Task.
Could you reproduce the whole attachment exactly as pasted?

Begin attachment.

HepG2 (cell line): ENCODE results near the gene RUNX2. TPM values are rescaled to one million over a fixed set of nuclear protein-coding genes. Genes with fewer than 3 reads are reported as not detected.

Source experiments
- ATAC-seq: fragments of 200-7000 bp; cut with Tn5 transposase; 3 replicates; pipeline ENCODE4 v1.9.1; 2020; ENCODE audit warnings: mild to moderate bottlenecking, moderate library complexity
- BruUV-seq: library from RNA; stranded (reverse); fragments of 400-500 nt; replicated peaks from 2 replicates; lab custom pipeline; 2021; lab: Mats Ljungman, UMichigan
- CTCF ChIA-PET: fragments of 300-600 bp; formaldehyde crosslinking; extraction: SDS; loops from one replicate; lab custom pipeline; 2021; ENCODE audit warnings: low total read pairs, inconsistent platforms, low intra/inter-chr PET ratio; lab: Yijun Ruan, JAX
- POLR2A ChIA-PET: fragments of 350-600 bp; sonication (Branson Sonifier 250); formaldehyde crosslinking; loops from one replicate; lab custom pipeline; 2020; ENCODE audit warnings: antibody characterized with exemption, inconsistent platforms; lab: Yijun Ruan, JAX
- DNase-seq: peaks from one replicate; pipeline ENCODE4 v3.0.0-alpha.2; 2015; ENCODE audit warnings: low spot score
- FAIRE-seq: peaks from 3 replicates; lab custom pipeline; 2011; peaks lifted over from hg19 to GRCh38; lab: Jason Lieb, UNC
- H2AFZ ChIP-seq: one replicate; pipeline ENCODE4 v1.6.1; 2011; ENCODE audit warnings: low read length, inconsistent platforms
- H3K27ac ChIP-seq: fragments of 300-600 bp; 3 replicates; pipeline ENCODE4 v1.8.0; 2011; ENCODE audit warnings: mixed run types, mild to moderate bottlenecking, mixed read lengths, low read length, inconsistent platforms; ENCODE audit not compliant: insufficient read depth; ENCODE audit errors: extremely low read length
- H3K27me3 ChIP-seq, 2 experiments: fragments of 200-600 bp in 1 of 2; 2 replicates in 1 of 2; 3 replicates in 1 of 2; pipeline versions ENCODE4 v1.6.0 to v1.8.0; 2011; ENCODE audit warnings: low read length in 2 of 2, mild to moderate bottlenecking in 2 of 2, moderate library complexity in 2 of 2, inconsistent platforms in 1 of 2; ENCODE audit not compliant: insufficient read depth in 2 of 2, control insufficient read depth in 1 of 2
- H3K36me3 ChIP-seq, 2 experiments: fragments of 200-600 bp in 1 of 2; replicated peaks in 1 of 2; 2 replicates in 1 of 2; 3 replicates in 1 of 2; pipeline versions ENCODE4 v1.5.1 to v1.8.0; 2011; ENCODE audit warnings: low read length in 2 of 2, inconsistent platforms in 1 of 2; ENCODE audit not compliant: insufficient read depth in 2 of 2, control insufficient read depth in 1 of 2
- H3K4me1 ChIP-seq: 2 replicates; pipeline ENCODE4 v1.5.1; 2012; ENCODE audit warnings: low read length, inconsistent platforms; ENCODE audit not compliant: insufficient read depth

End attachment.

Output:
HepG2 (cell line): ENCODE results near the gene RUNX2. TPM values are rescaled to one million over a fixed set of nuclear protein-coding genes. Genes with fewer than 3 reads are reported as not detected.

Source experiments
- ATAC-seq: fragments of 200-7000 bp; cut with Tn5 transposase; 3 replicates; pipeline ENCODE4 v1.9.1; 2020; ENCODE audit warnings: mild to moderate bottlenecking, moderate library complexity
- BruUV-seq: library from RNA; stranded (reverse); fragments of 400-500 nt; replicated peaks from 2 replicates; lab custom pipeline; 2021; lab: Mats Ljungman, UMichigan
- CTCF ChIA-PET: fragments of 300-600 bp; formaldehyde crosslinking; extraction: SDS; loops from one replicate; lab custom pipeline; 2021; ENCODE audit warnings: low total read pairs, inconsistent platforms, low intra/inter-chr PET ratio; lab: Yijun Ruan, JAX
- POLR2A ChIA-PET: fragments of 350-600 bp; sonication (Branson Sonifier 250); formaldehyde crosslinking; loops from one replicate; lab custom pipeline; 2020; ENCODE audit warnings: antibody characterized with exemption, inconsistent platforms; lab: Yijun Ruan, JAX
- DNase-seq: peaks from one replicate; pipeline ENCODE4 v3.0.0-alpha.2; 2015; ENCODE audit warnings: low spot score
- FAIRE-seq: peaks from 3 replicates; lab custom pipeline; 2011; peaks lifted over from hg19 to GRCh38; lab: Jason Lieb, UNC
- H2AFZ ChIP-seq: one replicate; pipeline ENCODE4 v1.6.1; 2011; ENCODE audit warnings: low read length, inconsistent platforms
- H3K27ac ChIP-seq: fragments of 300-600 bp; 3 replicates; pipeline ENCODE4 v1.8.0; 2011; ENCODE audit warnings: mixed run types, mild to moderate bottlenecking, mixed read lengths, low read length, inconsistent platforms; ENCODE audit not compliant: insufficient read depth; ENCODE audit errors: extremely low read length
- H3K27me3 ChIP-seq, 2 experiments: fragments of 200-600 bp in 1 of 2; 2 replicates in 1 of 2; 3 replicates in 1 of 2; pipeline versions ENCODE4 v1.6.0 to v1.8.0; 2011; ENCODE audit warnings: low read length in 2 of 2, mild to moderate bottlenecking in 2 of 2, moderate library complexity in 2 of 2, inconsistent platforms in 1 of 2; ENCODE audit not compliant: insufficient read depth in 2 of 2, control insufficient read depth in 1 of 2
- H3K36me3 ChIP-seq, 2 experiments: fragments of 200-600 bp in 1 of 2; replicated peaks in 1 of 2; 2 replicates in 1 of 2; 3 replicates in 1 of 2; pipeline versions ENCODE4 v1.5.1 to v1.8.0; 2011; ENCODE audit warnings: low read length in 2 of 2, inconsistent platforms in 1 of 2; ENCODE audit not compliant: insufficient read depth in 2 of 2, control insufficient read depth in 1 of 2
- H3K4me1 ChIP-seq: 2 replicates; pipeline ENCODE4 v1.5.1; 2012; ENCODE audit warnings: low read length, inconsistent platforms; ENCODE audit not compliant: insufficient read depth